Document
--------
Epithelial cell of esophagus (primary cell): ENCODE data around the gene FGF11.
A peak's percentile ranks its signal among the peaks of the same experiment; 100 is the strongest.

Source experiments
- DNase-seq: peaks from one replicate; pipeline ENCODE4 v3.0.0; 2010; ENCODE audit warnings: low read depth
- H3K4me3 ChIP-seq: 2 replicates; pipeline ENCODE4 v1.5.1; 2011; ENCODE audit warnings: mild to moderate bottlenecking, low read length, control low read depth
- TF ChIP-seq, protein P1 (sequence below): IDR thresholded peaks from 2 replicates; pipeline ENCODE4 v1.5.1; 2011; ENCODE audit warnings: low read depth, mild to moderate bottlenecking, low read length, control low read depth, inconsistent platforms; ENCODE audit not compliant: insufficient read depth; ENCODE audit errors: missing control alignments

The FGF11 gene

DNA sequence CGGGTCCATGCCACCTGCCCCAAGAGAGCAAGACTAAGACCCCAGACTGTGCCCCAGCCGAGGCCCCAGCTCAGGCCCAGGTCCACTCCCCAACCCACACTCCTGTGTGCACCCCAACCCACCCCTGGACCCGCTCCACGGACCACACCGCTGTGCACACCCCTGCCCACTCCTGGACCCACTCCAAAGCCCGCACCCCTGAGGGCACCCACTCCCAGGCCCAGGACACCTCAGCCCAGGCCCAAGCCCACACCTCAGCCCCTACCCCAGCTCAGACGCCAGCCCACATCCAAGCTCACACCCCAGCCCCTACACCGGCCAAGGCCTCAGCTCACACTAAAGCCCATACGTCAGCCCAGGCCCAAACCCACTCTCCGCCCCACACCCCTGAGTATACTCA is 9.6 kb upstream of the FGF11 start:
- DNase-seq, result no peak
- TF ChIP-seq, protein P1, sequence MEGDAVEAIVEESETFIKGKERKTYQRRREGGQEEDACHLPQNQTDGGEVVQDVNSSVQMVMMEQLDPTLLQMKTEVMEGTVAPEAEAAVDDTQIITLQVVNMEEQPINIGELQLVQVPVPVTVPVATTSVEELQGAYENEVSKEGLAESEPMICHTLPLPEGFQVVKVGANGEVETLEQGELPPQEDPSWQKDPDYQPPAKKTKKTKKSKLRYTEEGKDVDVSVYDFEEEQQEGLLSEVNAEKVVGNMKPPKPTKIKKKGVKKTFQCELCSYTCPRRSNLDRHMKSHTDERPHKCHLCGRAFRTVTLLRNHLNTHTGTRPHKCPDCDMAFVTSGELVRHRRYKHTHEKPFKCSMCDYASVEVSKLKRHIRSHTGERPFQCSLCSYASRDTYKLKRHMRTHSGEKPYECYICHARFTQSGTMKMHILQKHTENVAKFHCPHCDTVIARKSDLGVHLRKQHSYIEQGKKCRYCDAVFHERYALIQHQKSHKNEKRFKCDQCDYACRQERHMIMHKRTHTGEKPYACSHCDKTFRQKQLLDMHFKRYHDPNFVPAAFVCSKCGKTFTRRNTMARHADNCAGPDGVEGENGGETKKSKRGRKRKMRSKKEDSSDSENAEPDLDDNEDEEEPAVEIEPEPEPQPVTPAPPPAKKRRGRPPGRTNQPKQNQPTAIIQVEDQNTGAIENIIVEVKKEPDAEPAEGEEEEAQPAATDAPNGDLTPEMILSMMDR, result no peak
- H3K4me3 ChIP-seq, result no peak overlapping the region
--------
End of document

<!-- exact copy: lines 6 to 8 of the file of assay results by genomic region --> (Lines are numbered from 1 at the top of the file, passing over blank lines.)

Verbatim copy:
- TF ChIP-seq, protein P1 (sequence below): IDR thresholded peaks from 2 replicates; pipeline ENCODE4 v1.5.1; 2011; ENCODE audit warnings: low read depth, mild to moderate bottlenecking, low read length, control low read depth, inconsistent platforms; ENCODE audit not compliant: insufficient read depth; ENCODE audit errors: missing control alignments

The FGF11 gene

DNA sequence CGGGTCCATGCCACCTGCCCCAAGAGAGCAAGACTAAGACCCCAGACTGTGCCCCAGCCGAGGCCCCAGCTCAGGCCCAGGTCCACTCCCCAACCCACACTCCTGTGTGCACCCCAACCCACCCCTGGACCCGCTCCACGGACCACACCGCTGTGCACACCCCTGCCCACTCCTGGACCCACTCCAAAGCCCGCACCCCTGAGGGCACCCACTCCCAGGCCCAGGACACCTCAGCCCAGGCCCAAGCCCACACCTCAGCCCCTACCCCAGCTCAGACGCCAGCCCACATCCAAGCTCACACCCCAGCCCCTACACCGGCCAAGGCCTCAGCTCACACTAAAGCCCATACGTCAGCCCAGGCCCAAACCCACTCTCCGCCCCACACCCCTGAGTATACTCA is 9.6 kb upstream of the FGF11 start: